I didn’t need an alarm to wake me up for my first teaching job in Scotland; I was full of anticipation. This was an opportunity to make a difference in young people’s lives. I wasn't even particularly anxious about meeting my pupils, but maybe I should have been: one 10-year old, David, was in the midst of an emotional crisis and had recently been placed with a foster carer after years of abuse.
When I was walking David back to class one day, he collapsed to the floor and lay in a crumpled heap, sobbing. His mum was supposed to visit but she hadn’t shown up, again.
David’s behaviours were extreme: he would tear up his work and swear at me, and when challenged, would sometimes bite deeply into his arm or tear everything off the walls of the classroom.
Over the next fortnight, I wrote down descriptions of all of David’s many difficult behaviours, describing them as if I was recording it on video. I focused on the detail, so rather than saying, “He was disrespectful,” I wrote, “He pointed his bum at me and smacked it.”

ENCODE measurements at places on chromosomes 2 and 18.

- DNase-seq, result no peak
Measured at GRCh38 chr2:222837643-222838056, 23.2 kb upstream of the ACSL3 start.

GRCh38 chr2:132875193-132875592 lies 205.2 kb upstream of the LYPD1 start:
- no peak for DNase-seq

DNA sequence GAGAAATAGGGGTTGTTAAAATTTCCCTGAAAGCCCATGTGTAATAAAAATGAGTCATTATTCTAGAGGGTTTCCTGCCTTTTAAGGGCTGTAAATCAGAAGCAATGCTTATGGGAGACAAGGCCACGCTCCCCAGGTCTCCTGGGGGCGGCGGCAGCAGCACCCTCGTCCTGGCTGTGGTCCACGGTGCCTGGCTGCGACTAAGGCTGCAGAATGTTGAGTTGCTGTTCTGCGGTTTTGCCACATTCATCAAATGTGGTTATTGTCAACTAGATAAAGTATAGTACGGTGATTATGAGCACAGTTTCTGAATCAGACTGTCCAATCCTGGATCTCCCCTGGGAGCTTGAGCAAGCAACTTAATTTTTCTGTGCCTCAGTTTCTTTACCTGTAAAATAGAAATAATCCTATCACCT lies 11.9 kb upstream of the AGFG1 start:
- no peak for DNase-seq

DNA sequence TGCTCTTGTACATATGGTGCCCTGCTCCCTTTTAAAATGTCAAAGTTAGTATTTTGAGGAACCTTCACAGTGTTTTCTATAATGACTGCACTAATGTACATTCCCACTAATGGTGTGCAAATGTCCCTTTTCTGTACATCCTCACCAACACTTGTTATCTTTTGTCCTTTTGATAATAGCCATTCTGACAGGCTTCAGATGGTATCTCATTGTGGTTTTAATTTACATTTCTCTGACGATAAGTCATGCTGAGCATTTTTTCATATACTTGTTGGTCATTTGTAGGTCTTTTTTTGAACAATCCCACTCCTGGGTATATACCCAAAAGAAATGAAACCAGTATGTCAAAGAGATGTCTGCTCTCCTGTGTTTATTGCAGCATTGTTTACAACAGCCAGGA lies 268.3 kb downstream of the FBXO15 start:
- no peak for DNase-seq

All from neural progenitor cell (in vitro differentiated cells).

Something unexpected happened; David’s behaviours began to change. The crises still came but didn’t last as long. When David wasn’t coping, he would let me help him. Then the headteacher told me: “I am changing David’s risk assessment so that he can go out of the school and play football with the team.”
'Something changed in me'
I could only attribute David’s improvement to something that had changed in me: I noticed that I could tell what kind of day he would have just by the way he walked into school. I could fine-tune his work: for example, no mental maths on a day when he was anticipating a visit with his mum.
One day he came to me and said that a sink was broken in the toilets. I was about to get on with the lesson, but I could see that he was pacing restlessly. I remember thinking, “He is worried that someone might get hurt.” I went with him to tell the janitor.
David was experiencing what it was like to have an adult attuned to him. I had learned to “read” his behaviours and developed an awareness of David’s thoughts and feelings.
I lost touch with David. But years later, I was in a meeting with senior social workers and politicians from across Scotland during which a group of young people presented a drama. I couldn’t believe my eyes; there was David, much taller and more confident; he performed flawlessly.
David’s story reminds me of why I get up in the morning and go to school. I can still make a difference in the lives of individuals.
David Woodier is a support teacher in Coatbridge, Scotland
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